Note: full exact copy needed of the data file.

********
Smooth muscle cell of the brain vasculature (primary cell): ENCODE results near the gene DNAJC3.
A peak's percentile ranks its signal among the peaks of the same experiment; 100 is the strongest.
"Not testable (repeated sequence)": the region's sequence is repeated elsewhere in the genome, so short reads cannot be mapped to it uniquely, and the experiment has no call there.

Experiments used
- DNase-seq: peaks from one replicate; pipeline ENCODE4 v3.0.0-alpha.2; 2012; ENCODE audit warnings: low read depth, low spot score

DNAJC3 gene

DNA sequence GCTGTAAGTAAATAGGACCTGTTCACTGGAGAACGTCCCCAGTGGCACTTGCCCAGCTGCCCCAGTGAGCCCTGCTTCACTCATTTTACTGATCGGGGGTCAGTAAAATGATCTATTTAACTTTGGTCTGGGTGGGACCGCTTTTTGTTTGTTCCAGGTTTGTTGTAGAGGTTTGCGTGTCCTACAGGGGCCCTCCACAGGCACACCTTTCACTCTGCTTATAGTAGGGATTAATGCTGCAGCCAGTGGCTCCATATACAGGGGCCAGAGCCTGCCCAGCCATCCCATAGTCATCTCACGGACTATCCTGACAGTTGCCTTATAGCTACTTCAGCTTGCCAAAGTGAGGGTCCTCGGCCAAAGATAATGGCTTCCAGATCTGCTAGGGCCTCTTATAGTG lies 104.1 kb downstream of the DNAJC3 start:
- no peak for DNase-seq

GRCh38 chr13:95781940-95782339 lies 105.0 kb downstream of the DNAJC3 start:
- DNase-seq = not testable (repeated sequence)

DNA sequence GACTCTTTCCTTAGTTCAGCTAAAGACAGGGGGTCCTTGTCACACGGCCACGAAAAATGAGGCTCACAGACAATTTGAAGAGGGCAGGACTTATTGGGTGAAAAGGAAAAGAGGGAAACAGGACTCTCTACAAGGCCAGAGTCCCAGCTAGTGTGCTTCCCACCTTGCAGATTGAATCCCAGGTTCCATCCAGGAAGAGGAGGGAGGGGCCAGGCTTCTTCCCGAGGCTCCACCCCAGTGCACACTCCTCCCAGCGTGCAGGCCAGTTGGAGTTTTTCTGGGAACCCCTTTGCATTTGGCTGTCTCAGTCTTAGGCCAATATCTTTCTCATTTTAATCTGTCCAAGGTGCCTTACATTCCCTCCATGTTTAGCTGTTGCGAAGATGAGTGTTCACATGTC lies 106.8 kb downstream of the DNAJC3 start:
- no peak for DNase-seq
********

Smooth muscle cell of the brain vasculature (primary cell): ENCODE results near the gene DNAJC3.
A peak's percentile ranks its signal among the peaks of the same experiment; 100 is the strongest.
"Not testable (repeated sequence)": the region's sequence is repeated elsewhere in the genome, so short reads cannot be mapped to it uniquely, and the experiment has no call there.

Experiments used
- DNase-seq: peaks from one replicate; pipeline ENCODE4 v3.0.0-alpha.2; 2012; ENCODE audit warnings: low read depth, low spot score

DNAJC3 gene

DNA sequence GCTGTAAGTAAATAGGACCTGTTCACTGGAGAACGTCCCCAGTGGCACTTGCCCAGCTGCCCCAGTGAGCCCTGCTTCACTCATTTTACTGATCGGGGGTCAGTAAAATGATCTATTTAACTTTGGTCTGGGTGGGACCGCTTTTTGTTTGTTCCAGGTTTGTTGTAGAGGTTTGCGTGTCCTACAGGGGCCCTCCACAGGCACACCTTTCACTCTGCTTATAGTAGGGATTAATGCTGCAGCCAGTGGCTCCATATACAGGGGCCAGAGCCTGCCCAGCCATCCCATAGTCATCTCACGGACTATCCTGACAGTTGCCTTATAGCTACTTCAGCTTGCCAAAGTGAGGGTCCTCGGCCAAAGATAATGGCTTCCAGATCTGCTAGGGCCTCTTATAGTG lies 104.1 kb downstream of the DNAJC3 start:
- no peak for DNase-seq

GRCh38 chr13:95781940-95782339 lies 105.0 kb downstream of the DNAJC3 start:
- DNase-seq = not testable (repeated sequence)

DNA sequence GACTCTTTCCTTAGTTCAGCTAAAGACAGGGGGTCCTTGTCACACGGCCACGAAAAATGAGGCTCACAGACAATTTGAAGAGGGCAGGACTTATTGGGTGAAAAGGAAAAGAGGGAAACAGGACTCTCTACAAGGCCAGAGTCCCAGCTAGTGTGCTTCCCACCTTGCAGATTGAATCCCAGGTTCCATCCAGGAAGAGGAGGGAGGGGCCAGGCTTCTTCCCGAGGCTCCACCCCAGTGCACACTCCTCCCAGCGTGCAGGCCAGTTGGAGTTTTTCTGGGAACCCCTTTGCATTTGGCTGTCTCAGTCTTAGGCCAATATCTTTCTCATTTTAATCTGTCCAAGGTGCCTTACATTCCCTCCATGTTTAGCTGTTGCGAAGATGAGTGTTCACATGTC lies 106.8 kb downstream of the DNAJC3 start:
- no peak for DNase-seq